Effects of anthropogenic nitrogen (N) deposition and the ability of terrestrial ecosystems to store carbon (C) depend in part on the amount of N retained in the system and its partitioning among plant and soil pools. We conducted a meta-analysis of studies at 48 sites across four continents that used enriched 15N isotope tracers in order to synthesize information about total ecosystem N retention (i.e., total ecosystem 15N recovery in plant and soil pools) across natural systems and N partitioning among ecosystem pools. The greatest recoveries of ecosystem 15N tracer occurred in shrublands (mean, 89.5%) and wetlands (84.8%) followed by forests (74.9%) and grasslands (51.8%). In the short term (<1 week after 15N tracer application), total ecosystem 15N recovery was negatively correlated with fine-root and soil 15N natural abundance, and organic soil C and N concentration but was positively correlated with mean annual temperature and mineral soil C:N. In the longer term (3–18 months after 15N tracer application), total ecosystem 15N retention was negatively correlated with foliar natural-abundance 15N but was positively correlated with mineral soil C and N concentration and C: N, showing that plant and soil natural-abundance 15N and soil C:N are good indicators of total ecosystem N retention. Foliar N concentration was not significantly related to ecosystem 15N tracer recovery, suggesting that plant N status is not a good predictor of total ecosystem N retention. Because the largest ecosystem sinks for 15N tracer were below ground in forests, shrublands, and grasslands, we conclude that growth enhancement and potential for increased C storage in aboveground biomass from atmospheric N deposition is likely to be modest in these ecosystems. Total ecosystem 15N recovery decreased with N fertilization, with an apparent threshold fertilization rate of 46 kg N·ha-1·yr-1 above which most ecosystems showed net losses of applied 15N tracer in response to N fertilizer addition.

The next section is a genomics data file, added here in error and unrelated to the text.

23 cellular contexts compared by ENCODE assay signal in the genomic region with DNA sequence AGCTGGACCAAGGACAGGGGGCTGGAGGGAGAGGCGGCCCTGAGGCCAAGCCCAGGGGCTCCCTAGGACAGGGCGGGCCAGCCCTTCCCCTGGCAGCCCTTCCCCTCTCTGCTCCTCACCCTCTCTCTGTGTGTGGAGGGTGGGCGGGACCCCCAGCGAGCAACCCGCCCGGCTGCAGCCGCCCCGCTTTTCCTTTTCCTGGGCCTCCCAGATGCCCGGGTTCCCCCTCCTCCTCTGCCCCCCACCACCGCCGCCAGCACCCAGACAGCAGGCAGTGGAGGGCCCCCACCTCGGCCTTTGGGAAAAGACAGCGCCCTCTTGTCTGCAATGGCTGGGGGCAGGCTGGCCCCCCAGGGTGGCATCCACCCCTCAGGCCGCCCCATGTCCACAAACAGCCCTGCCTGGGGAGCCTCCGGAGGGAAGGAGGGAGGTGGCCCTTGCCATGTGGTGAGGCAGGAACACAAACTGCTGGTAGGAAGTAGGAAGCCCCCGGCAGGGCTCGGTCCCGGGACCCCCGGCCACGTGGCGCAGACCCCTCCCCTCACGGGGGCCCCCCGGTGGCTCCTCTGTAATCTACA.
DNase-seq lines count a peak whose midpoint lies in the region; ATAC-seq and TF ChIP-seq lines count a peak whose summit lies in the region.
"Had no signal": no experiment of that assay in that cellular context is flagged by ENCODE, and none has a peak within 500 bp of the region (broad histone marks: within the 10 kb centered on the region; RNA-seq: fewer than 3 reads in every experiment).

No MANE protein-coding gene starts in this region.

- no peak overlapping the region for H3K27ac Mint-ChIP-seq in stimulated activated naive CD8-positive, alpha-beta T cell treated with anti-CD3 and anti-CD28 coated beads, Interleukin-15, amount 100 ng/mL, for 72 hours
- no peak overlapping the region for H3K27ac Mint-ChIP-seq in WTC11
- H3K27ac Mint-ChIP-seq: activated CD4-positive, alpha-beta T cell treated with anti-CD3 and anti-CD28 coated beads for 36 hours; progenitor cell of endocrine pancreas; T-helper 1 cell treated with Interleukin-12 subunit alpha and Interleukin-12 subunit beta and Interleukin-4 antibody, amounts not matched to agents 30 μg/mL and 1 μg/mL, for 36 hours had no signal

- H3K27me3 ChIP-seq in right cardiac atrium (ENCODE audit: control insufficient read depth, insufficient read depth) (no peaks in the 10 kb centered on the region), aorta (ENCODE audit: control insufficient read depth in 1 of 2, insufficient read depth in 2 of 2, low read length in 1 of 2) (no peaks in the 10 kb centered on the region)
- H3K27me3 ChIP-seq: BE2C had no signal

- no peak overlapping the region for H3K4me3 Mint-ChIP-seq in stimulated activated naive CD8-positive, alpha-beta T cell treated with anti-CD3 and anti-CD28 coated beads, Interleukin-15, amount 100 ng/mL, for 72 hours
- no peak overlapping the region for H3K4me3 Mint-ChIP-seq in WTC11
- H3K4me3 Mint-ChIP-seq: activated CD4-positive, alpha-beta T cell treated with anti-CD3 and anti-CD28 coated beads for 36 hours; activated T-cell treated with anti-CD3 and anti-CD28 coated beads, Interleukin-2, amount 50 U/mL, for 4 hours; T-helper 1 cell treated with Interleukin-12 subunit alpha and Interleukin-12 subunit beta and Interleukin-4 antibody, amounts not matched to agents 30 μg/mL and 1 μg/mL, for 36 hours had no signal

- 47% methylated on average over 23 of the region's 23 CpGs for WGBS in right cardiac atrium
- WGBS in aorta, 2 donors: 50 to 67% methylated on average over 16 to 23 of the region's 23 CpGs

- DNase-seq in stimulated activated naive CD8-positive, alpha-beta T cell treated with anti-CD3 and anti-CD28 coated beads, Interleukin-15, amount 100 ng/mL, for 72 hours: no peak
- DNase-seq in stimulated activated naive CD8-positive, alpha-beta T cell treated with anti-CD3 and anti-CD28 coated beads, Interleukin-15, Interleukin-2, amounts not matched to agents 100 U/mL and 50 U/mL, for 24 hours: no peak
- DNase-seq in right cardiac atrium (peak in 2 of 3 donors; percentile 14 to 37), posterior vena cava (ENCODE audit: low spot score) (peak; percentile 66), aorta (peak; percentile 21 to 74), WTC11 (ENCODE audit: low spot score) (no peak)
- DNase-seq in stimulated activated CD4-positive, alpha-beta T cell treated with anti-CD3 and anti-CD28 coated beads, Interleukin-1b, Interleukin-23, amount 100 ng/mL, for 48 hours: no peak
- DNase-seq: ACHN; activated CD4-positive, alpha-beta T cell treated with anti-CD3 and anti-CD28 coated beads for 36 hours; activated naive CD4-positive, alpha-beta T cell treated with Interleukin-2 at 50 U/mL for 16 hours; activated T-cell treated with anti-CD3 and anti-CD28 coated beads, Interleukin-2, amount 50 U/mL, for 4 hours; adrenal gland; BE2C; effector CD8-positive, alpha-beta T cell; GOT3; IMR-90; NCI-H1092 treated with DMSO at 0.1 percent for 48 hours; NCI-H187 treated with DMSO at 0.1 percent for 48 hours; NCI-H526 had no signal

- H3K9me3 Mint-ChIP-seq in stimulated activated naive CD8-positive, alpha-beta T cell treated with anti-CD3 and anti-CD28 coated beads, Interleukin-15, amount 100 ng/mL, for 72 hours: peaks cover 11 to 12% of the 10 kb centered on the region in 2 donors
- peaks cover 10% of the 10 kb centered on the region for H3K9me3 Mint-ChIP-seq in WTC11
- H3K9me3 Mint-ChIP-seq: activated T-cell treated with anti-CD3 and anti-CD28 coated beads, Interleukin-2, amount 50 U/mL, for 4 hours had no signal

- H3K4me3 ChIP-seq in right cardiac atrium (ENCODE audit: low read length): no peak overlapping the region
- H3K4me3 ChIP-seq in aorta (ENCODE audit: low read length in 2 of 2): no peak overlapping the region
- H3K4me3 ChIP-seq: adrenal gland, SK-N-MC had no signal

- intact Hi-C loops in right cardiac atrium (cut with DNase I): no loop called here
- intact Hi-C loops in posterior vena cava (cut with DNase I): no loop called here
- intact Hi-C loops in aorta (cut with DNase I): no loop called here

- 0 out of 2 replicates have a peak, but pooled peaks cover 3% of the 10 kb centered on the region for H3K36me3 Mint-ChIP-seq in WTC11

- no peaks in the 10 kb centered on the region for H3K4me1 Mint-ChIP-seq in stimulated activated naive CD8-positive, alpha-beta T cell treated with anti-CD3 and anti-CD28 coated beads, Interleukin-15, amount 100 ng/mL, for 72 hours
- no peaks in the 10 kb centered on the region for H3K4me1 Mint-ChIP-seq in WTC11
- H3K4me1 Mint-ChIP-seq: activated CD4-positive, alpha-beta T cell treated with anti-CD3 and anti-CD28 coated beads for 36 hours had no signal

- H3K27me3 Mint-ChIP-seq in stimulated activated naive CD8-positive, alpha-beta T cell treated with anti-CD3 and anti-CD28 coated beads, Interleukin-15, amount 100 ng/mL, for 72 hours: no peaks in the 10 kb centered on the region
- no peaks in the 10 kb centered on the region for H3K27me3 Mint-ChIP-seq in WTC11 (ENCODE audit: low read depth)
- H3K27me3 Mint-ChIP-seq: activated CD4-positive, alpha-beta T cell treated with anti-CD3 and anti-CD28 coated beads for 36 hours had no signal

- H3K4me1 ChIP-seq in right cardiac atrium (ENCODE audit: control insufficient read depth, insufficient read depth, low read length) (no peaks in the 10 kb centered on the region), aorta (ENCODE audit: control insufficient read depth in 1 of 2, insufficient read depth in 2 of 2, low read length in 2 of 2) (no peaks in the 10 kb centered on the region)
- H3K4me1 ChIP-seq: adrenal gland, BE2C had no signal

|Title||Sinks for nitrogen inputs in terrestrial ecosystems: a meta-analysis of 15N tracer field studies|
|Authors||P.H. Templer, M.C. Mack, F. S. Chapin, L.M. Christenson, J.E. Compton, H.D. Crook, W.S. Currie, C.J. Curtis, D.B. Dail, C. M. D'Antonio, B.A. Emmett, H.E. Epstein, C.L. Goodale, P. Gundersen, S.E. Hobbie, K. Holland, D.U. Hooper, B.A. Hungate, S. Lamontagne, K.J. Nadelhoffer, C.W. Osenberg, S.S. Perakis, P. Schleppi, J. Schimel, I.K. Schmidt, M. Sommerkorn, J. Spoelstra, A. Tietema, W.W. Wessel, D.R. Zak|
|Publication Subtype||Journal Article|
|Record Source||USGS Publications Warehouse|
|USGS Organization||Forest and Rangeland Ecosystem Science Center|